“T he revelation came to him about 1930,” the French writer Jean Cassou recalled of the artist Joaquín Torres-García, "when he revealed himself as committed to abstraction, in full possession of his truth, of his simplicity. . . . His abstraction is of the philosophic and geometric order. A primitive freshness, a luminous and ingenious clarity, a reason which is the immediate reason of things, enchant us."
Painted at the critical turning point in Torres-García’s artistic and philosophical development, the monumental Construcción en blanco manifests the vital humanism, classicism and architectonic order of the artist’s emerging pictorial language. “It’s a matter of style that I might call cathedral,” Torres-García wrote in 1931. He continues:
Something quite strong, quite mature (a synthesis of all my work), quite proper, in a constructive sense, and even better, it’s something new because as [Cubist sculptor Jacques] Liptchitz [sic] says, it is the most ancient prehistory.
Torres-García had begun to apprehend the philosophical enterprise of contemporary abstract art upon his arrival in Paris in September 1926 and his acquaintance, two years later, with the Dutch artist Theo van Doesburg, co-founder of the De Stijl movement. “Quite simply, we met within the universal,” van Doesburg wrote of their intellectual rapport in 1929. “That is the palette which Torres-García uses.”
The progression of his work from 1928 to 1930 reveals his absorption of De Stijl’s utopian vision. In 1931, Torres-García synthesizes van Doesburg’s geometric idealism with his own spiritual and historic worldview based upon three cosmic realms: reason and intellect, soul and emotion, and the natural world. These realms are made visual in perfect harmony on canvas, as Torres-García begins to embed a dense network of universal symbols into a geometrically pure grid, building works in which the synergy of structure and symbol simulate the ideal order and equilibrium of the universe.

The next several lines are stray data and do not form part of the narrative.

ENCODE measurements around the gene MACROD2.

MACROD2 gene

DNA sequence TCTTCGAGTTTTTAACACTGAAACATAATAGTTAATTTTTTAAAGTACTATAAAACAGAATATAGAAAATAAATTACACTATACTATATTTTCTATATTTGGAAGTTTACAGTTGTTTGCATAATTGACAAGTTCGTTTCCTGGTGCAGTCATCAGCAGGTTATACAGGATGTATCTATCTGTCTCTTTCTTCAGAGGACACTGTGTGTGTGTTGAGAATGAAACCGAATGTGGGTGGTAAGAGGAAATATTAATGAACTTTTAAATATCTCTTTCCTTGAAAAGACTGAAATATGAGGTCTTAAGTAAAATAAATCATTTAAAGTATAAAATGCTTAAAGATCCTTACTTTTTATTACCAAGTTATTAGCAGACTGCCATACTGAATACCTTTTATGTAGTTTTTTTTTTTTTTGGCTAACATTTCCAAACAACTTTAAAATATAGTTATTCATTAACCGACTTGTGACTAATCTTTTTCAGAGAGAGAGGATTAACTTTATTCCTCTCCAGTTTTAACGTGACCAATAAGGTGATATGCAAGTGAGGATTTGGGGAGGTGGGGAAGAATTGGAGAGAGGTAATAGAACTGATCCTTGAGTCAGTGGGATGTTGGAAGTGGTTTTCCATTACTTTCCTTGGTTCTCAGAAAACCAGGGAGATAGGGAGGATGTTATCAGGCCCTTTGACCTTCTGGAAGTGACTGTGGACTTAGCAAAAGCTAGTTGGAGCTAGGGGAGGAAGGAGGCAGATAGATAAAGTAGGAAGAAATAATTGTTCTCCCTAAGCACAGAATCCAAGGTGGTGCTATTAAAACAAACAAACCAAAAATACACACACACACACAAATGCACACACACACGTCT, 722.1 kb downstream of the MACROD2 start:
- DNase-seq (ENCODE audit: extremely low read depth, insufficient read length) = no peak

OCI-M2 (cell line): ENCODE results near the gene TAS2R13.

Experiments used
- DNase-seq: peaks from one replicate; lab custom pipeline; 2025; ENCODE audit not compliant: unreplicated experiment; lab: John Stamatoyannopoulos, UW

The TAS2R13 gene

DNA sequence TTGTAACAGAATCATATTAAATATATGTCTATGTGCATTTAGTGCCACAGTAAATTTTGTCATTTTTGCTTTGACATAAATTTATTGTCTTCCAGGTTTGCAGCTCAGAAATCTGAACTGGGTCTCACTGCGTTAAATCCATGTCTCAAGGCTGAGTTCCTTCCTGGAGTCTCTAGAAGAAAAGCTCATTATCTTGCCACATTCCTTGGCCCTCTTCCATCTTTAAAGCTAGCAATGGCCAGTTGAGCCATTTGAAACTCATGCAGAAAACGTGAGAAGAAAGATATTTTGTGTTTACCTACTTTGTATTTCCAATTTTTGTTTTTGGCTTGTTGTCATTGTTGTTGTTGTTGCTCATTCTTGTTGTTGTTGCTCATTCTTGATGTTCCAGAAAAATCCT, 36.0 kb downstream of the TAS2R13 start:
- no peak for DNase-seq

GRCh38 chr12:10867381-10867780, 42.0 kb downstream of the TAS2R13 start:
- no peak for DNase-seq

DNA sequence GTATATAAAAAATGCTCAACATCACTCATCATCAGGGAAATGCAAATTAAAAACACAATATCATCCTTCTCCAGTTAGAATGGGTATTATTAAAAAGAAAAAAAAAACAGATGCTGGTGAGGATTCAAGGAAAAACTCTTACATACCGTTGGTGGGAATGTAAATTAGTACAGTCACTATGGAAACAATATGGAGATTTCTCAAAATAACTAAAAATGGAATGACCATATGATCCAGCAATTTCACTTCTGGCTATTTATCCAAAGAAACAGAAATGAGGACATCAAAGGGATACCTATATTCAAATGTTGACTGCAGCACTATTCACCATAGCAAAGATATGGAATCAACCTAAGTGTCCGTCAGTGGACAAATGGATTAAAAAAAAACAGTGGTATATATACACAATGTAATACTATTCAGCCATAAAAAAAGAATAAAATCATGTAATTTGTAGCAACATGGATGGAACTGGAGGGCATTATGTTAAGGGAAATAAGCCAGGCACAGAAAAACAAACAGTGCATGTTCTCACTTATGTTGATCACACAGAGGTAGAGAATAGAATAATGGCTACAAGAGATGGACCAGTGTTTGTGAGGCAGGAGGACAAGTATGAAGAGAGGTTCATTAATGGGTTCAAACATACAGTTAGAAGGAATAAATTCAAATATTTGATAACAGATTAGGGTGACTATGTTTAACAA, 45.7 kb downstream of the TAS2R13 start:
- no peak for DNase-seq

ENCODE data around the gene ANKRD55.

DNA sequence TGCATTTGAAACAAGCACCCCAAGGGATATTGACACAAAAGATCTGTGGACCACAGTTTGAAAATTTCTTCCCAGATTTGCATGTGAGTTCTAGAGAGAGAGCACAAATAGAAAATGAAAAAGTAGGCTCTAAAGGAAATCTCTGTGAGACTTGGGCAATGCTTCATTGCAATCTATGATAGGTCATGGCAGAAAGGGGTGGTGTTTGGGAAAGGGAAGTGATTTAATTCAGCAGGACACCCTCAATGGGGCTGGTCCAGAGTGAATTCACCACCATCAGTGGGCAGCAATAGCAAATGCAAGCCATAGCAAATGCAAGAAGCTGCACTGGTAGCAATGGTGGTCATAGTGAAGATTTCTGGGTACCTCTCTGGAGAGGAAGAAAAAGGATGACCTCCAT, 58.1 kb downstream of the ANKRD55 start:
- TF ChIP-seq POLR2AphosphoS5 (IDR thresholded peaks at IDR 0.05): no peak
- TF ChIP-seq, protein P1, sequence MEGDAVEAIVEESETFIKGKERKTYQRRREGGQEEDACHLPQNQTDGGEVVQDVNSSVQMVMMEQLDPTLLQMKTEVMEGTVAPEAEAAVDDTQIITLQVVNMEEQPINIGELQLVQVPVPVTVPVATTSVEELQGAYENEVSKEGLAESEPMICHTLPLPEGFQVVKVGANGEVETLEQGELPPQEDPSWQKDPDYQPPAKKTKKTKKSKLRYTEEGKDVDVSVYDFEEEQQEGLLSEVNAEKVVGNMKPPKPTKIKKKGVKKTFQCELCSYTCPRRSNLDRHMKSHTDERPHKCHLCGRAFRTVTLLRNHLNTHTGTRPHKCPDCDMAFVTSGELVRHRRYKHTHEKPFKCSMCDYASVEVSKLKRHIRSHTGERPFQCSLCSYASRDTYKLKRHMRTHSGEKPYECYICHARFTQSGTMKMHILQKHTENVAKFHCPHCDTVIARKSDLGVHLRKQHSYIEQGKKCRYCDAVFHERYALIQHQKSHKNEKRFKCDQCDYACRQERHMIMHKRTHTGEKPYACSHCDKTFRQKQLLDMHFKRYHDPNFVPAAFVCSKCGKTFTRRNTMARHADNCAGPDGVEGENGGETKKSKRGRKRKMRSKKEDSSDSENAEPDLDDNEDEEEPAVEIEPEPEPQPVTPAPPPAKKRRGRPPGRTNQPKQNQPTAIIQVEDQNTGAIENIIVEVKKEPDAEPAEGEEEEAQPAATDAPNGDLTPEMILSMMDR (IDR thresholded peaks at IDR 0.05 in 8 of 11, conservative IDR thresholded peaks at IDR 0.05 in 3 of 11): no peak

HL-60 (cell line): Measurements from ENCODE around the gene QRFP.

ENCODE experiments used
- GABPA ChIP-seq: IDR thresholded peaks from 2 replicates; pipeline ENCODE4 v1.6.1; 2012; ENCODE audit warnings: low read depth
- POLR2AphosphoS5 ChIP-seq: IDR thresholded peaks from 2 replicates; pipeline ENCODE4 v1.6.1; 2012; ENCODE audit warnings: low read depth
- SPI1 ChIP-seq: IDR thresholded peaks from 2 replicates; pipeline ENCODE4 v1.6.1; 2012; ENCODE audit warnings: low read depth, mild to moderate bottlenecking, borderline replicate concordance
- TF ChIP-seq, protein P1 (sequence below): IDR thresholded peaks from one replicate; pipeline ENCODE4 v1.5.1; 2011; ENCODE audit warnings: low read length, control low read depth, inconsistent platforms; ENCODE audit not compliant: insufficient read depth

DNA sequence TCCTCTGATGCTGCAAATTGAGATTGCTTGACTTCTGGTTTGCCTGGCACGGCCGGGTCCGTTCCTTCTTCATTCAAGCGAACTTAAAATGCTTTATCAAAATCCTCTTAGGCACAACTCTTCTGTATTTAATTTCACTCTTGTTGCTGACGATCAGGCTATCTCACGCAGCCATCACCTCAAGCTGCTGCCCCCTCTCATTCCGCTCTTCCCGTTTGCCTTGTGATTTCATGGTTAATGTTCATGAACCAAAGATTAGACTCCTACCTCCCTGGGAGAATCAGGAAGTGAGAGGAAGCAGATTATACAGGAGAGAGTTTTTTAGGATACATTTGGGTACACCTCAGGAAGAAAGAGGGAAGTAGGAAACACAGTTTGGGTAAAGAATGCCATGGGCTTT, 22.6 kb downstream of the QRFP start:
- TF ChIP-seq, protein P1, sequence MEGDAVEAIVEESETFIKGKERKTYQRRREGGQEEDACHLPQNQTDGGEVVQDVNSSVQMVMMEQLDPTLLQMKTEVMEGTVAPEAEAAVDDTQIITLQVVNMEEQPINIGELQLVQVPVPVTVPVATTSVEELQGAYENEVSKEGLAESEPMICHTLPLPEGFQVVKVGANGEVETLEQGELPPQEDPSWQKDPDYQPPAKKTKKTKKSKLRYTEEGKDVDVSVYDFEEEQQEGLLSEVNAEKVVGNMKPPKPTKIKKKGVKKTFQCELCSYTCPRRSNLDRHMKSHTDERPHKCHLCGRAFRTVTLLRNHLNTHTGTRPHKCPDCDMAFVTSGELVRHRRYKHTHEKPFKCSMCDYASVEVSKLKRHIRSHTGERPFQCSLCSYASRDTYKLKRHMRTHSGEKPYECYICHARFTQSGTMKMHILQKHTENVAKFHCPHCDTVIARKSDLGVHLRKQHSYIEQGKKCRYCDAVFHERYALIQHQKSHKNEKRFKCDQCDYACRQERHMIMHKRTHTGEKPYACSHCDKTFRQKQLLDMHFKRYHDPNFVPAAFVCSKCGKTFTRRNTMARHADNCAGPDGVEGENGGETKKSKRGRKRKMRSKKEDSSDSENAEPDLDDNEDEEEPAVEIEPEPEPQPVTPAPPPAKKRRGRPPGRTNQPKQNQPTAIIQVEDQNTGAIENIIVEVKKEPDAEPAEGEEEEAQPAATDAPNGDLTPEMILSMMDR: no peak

The strong vertical orientation of Construcción en blanco suggests the stone façade of an ancient building or temple. Symmetrical and almost hieratic in feeling, the painting is inscribed with numerous pictographic symbols, some of them indecipherable: the clock (time) and schematic columns and edifices (architecture) at the center of the grid are flanked by Universal Man and Universal Woman and, around them, masks (tribal art), fish (nature, life), and the paired anchor (hope) and key (reason, threshold). This composite symbology, equilibrated within a linear scaffolding that sometimes corresponded to the Golden Section, implied universal order and transcendence, projecting Torres-García’s neo-Platonic vision of art as an ideal representation of reality.
One of two monumental canvases painted in 1931, Construcción en blanco is the last example remaining in private hands; its companion hangs in the collection of the Museo de Arte Latinoamericano in Buenos Aires. Masterful in its execution and critical to the development of twentieth-century modernism, Construcción en blanco is a rare treasure.